Saturday, April 26, 2014

DEGAS DANCER

It's a peaceful Saturday afternoon and I am filling myself with writing. Memoir, poems and short stories swirl in my head racing to be the first to be placed on the pristine white pages of a notebook. Just thought I would share this little story with you. It just kind of emerged from the meditative corner of my brain.


 
From the age of four she dreamed of becoming a ballerina. A pair of pink satin toe shoes lured her, but they were so big she could fit both of her feet into one of them.
She went to dance classes and hefted her foot to the barre and stretched her muscles till they cried in agony and cramped in her sleep.
At night she sat on her bed and stretched her arms over head in an arc like a rainbow. She bent from side to side in a slow dance, her pale skin lit by the moon.
She watched her shadow move gracefully to the music hat played in her head. Then went to sleep trying to remember her multiplication tables and the spelling words she was supposed to study for school.
In class she was distracted by the ruffle of tulle and the smoothness of leotards that floated through her imagination. She could hear the swell of the orchestra that would signal her, the prima ballerina, to make her entrance.
Then one night she packed her ballet slippers and a bag of fruit and snuck out of the house. In a black silk bag she carried all the money she had saved from not eating lunch in school. She was rich and thin and knew she could make it.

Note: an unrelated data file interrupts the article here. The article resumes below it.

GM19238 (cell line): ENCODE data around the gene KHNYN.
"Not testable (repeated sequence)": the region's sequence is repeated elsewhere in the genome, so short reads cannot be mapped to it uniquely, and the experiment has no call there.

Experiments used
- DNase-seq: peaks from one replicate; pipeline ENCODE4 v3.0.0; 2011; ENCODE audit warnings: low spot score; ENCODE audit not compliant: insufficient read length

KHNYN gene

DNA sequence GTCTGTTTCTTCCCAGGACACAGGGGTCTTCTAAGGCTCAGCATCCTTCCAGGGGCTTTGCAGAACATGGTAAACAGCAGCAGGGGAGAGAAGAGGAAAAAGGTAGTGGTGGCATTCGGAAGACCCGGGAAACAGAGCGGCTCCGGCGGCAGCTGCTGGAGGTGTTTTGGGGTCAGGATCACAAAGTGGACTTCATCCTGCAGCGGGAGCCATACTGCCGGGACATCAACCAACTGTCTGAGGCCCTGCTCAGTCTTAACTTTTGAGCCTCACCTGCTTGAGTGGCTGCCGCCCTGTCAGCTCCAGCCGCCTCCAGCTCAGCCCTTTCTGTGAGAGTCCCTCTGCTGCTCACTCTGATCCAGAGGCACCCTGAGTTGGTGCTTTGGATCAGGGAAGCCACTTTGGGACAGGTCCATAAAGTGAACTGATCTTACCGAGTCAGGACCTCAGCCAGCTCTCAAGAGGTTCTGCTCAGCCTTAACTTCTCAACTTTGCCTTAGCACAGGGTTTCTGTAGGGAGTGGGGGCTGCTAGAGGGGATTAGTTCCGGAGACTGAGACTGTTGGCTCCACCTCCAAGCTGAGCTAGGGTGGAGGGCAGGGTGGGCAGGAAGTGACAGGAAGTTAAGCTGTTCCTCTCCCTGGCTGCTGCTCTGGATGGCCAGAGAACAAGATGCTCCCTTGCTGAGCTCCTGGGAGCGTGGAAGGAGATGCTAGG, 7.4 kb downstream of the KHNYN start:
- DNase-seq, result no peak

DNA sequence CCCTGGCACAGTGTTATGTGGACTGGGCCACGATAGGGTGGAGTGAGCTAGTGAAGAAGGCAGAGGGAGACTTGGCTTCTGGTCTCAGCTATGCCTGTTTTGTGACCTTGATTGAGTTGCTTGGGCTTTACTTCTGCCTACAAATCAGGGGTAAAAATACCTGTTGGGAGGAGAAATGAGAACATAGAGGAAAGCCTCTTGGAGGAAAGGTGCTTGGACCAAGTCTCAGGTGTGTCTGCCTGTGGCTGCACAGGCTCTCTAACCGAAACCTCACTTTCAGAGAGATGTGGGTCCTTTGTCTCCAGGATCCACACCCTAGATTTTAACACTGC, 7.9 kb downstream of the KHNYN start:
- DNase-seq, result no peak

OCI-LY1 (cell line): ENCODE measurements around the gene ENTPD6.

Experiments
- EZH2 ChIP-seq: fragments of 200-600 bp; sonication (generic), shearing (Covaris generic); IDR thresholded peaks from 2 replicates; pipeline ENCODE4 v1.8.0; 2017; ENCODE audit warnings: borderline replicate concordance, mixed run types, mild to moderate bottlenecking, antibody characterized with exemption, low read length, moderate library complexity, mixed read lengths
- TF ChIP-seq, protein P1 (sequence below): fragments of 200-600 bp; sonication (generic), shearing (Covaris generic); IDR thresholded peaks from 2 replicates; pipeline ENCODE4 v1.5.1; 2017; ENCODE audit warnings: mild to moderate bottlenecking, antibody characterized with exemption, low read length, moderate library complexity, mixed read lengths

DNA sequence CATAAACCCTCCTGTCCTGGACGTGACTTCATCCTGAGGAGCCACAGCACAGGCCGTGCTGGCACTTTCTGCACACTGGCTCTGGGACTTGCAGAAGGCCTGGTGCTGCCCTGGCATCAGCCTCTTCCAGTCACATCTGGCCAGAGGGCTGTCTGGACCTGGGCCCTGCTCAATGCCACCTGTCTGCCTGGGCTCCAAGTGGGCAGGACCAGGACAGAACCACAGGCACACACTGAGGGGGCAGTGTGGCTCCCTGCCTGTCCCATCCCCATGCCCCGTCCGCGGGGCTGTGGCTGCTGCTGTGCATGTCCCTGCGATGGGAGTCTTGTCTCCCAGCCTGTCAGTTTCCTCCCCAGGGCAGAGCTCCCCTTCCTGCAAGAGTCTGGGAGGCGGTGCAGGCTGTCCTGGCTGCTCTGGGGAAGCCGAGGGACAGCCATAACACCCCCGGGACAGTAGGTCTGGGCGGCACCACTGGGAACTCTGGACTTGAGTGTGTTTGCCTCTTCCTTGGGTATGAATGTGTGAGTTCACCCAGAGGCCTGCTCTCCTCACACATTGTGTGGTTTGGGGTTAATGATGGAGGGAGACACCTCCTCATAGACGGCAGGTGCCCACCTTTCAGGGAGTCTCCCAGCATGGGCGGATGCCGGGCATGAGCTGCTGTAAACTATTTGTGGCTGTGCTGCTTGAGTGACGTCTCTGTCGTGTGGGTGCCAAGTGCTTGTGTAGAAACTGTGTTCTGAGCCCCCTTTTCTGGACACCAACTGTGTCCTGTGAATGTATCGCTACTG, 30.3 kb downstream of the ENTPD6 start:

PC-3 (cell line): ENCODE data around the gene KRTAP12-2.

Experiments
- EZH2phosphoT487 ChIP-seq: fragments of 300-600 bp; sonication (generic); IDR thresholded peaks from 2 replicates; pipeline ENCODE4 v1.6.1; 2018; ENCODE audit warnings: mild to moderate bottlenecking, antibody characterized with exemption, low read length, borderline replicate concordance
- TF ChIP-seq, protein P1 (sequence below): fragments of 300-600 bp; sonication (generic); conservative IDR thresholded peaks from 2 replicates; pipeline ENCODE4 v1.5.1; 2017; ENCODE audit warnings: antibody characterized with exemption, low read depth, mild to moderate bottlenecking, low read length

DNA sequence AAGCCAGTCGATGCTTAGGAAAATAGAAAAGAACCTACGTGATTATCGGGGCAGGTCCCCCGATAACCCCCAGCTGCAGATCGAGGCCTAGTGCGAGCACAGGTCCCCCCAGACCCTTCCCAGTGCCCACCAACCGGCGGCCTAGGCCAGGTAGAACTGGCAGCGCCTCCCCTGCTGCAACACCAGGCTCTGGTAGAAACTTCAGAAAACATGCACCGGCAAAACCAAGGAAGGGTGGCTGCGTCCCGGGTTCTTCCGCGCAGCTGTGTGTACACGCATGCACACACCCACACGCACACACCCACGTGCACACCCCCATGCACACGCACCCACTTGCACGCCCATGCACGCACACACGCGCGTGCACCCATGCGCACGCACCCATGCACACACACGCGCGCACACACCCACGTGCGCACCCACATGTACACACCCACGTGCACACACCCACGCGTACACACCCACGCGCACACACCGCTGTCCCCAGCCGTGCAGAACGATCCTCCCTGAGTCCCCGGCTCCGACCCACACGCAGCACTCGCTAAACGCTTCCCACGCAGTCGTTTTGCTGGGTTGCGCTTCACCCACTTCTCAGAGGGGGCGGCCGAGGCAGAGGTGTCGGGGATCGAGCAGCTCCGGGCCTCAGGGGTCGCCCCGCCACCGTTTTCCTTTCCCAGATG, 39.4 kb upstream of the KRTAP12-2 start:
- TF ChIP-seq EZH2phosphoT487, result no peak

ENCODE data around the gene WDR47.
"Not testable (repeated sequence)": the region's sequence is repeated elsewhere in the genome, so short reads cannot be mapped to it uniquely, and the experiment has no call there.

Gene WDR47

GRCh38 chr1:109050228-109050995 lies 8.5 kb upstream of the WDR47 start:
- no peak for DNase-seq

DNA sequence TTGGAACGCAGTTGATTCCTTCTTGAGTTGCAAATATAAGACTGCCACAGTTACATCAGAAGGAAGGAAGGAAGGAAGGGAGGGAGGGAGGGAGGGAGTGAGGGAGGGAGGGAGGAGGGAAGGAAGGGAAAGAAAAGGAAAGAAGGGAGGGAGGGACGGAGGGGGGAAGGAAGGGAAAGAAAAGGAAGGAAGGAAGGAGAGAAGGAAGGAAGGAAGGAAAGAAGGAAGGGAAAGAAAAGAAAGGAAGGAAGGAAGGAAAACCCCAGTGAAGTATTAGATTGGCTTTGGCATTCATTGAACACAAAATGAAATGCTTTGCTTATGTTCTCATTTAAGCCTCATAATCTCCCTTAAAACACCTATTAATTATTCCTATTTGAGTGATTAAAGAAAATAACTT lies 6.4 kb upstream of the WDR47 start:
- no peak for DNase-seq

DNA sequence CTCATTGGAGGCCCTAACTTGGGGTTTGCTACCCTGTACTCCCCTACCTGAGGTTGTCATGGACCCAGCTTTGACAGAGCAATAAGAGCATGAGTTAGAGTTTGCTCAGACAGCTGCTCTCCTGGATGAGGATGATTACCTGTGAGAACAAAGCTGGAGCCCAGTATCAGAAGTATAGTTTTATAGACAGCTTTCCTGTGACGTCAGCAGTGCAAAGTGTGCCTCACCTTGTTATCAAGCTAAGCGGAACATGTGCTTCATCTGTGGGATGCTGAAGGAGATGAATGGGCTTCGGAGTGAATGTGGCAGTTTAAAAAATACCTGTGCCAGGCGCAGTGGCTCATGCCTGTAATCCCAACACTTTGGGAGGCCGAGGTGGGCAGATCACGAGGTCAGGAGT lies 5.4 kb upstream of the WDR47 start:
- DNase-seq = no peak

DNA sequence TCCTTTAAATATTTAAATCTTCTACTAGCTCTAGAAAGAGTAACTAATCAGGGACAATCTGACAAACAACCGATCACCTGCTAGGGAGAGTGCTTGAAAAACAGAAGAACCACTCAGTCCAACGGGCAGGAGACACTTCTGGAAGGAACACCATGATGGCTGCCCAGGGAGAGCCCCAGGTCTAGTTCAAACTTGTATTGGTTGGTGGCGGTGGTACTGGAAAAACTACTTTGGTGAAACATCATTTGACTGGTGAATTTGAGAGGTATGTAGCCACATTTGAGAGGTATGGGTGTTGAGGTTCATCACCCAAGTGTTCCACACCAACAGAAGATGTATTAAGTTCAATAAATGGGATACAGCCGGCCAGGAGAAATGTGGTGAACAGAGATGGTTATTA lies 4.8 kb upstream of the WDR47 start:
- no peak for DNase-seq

She sat at the bus depot, a scarf covering her face except for her eyes and made sure no one saw her. Finally she got on the bus and rode to the airport. In the dark night, lit by twinkling stars, she flew to France. Through a cold gray afternoon, with rain moisturizing her skin, she made her way to the dance studio.
The Directress was tall and thin as a willow branch, her back was stick straight and her long gray hair was tucked into a bun. She held in her hand a long reed that punctuated each step she took closer to the girl who waited anxiously at the door.
“In there,” the woman said and pointed her stick toward a door at the back of the room. The girl obeyed and found herself in a dressing room with other ballerinas all warming up to the music of a tinny piano. She changed into her dance clothes and went back out to the studio with its mirrored walls and the Directress who held court there.
With a whack of her stick the Directress silenced the piano player. She went to a phonograph and set the needle on an old record. Through the speaker came the sounds of an orchestra centuries old, the music scratched with age.
The girl began to dance and the Directress of the studio and all the ballerinas who came to watch drifted away. She felt she was in a forest dancing with fairies. Fireflies and stars lit the night. She danced until she fell to the floor unable to dance no more.
The next night she took center stage and danced till her toes bled through her pink satin toe shoes. She collected applause and bouquets of red roses that she held against her heart to keep it from beating right out of her body with sheer joy.
Then she went back stage and collected all her clothes and the last of her money. She found her way back to the airport and flew home where she tucked herself into bed and fell into an exhausted sleep.
The next day she went back to school and tried to concentrate on arithmetic and spelling and the exactness of science. But even then she kept her dream tucked into a corner of her mind where she would go every now and then to remember.